Lehigh University Art Galleries (LUAG) has received a federal grant from the Institute of Museum and Library Services (IMLS) in the amount of $46,916 to support the digitization of 1,700 photographs from the permanent art collection. This is the second peer-reviewed federal grant that LUAG has been awarded in two years, an accomplishment that is rare in the field.
“We are thrilled to receive this grant in support of making LUAG’s collections more accessible to a broad public, and are also extremely proud to have been awarded a second grant from IMLS in such a short period of time,” said William B. Crow, director of LUAG and professor of practice in the Department of Art, Architecture, and Design. “It speaks to the dedication and hard work of the LUAG team, who are making great strides to increase the impact of our work."
Part of the Inspire! Grants for Small Museums, the 22-month-long grant project will provide funding for study trips to peer institutions, as well as the purchase of equipment to digitize the collection, such as computers, scanners and cameras. It will also support training for LUAG staff and Lehigh students to learn alongside a professional photographer to build capacity and sustainability over the long-term.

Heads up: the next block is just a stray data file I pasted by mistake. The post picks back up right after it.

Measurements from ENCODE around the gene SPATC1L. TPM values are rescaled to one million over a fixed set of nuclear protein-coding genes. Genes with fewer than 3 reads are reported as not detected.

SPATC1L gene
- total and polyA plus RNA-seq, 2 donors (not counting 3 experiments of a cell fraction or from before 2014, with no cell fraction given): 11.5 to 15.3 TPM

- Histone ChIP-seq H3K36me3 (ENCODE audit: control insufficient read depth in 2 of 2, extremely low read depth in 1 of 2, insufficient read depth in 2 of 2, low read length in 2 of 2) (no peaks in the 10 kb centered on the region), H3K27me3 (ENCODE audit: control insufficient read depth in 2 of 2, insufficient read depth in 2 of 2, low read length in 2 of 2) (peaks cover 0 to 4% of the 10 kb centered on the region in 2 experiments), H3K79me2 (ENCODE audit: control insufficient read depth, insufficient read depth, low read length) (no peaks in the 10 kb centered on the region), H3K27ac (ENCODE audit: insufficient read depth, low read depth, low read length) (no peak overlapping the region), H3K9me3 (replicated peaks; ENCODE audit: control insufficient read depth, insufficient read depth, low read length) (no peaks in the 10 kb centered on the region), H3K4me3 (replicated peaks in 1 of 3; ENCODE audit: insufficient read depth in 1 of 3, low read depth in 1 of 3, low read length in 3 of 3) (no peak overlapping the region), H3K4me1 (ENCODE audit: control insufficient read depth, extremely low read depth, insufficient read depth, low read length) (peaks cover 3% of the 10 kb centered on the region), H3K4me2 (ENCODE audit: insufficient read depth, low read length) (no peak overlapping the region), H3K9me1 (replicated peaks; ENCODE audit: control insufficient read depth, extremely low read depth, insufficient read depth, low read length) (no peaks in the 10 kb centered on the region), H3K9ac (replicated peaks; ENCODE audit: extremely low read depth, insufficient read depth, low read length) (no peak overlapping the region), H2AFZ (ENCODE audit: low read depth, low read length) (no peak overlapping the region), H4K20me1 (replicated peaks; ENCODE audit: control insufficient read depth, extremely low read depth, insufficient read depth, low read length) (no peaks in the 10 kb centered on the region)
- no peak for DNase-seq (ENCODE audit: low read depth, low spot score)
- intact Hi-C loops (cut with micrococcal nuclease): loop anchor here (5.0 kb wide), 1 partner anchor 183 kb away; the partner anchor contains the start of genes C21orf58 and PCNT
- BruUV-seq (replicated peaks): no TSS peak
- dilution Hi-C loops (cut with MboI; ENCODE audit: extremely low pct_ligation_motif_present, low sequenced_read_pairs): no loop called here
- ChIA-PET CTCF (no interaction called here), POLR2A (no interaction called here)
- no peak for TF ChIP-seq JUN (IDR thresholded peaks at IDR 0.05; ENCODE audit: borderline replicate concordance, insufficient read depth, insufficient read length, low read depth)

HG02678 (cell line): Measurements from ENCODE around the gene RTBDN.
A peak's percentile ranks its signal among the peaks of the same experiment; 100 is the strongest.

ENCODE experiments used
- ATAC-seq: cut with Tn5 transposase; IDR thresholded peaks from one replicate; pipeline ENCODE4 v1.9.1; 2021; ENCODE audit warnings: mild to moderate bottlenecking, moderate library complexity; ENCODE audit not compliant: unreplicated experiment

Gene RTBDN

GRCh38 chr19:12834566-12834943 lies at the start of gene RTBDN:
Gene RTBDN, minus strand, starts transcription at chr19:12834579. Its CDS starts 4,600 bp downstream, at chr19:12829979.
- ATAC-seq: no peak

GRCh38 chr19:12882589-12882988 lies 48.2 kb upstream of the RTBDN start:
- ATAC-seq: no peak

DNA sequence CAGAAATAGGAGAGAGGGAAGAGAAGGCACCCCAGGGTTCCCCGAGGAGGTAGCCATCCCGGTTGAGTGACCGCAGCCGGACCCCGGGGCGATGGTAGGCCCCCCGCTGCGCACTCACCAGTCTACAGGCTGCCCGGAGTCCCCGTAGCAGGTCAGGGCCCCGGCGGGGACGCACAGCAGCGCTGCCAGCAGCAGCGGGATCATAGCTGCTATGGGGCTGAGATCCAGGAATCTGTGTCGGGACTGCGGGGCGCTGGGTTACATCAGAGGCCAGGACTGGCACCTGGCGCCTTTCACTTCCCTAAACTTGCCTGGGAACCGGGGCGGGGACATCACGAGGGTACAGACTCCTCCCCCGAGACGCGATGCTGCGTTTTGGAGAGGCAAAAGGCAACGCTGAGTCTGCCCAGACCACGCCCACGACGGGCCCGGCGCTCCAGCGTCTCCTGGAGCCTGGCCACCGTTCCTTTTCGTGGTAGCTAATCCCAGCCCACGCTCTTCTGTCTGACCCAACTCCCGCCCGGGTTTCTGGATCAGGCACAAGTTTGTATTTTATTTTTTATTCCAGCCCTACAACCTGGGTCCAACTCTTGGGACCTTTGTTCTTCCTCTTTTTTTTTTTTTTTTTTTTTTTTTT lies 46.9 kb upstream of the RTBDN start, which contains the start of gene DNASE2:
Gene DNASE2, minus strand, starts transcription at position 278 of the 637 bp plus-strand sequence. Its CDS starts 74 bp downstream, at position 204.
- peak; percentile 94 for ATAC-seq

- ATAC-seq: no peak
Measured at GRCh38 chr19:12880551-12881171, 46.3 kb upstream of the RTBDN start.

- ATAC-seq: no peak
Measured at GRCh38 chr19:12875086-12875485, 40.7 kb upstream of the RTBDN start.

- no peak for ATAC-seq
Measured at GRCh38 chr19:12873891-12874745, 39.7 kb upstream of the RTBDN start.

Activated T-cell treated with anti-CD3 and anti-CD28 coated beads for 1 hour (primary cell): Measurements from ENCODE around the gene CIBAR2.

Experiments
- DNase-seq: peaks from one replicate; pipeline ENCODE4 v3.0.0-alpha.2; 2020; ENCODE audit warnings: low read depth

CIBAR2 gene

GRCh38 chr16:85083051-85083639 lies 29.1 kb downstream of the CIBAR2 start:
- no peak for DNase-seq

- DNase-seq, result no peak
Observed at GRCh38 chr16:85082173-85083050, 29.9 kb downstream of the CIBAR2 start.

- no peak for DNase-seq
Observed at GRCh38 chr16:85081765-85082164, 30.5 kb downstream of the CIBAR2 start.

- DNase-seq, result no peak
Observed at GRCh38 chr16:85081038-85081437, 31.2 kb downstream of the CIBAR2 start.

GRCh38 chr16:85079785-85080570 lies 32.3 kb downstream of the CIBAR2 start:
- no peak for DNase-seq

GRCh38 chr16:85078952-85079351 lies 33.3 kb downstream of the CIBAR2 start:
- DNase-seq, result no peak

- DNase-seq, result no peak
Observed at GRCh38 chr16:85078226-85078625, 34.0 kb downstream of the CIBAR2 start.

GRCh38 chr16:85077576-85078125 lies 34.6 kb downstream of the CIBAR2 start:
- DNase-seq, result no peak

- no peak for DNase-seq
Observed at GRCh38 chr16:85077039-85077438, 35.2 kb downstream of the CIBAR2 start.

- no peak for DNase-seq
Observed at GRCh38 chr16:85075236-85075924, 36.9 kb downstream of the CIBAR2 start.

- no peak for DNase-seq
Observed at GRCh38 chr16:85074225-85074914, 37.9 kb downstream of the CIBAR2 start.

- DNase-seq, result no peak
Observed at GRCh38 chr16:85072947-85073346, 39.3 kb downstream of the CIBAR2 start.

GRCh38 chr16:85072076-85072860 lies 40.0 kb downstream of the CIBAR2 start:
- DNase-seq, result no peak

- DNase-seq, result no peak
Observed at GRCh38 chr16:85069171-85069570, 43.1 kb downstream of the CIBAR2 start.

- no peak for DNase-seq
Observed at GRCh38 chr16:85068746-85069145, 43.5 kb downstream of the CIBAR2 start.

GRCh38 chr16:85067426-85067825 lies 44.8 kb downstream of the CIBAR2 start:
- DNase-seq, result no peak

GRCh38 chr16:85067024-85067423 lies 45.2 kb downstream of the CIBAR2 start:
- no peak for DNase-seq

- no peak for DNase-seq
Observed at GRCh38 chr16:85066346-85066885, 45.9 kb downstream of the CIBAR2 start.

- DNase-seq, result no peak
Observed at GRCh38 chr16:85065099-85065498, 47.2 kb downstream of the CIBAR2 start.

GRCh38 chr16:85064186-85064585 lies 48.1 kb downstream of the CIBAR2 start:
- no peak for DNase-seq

“Digitization is such an important step in making collections accessible to the widest possible audience," said Curator of Exhibitions and Collections Mark Wonsidler, who will serve as project director. "Certainly in the past year, we have seen how important our digital assets can be!”
A total of 60 museums across the United States received the grants, which support projects that focus on learning experiences, community partnerships, collections stewardship, or expanding access to collections and resources.
Last year, Lehigh University Art Galleries was one of 18 institutions in the United States to receive a prestigious federal grant from the Institute of Museum and Library Services (IMLS).
LUAG’s ongoing implementation of this Museums Empowered grant supports the museum’s work over the next two years to create and implement a strategic plan; train staff in outcomes-based, visitor-centered practices; and bring guest experts to Lehigh. Staff, who will collaborate with an external consultant, will also meet with colleagues at peer institutions in New York City and Philadelphia and share the art museum’s work at a national conference.
The aim, Crow said, is to build capacity, increase impact and better serve the galleries’ diverse audiences, which include college students, faculty and staff; PK-12 students and educators; and the greater Lehigh Valley community.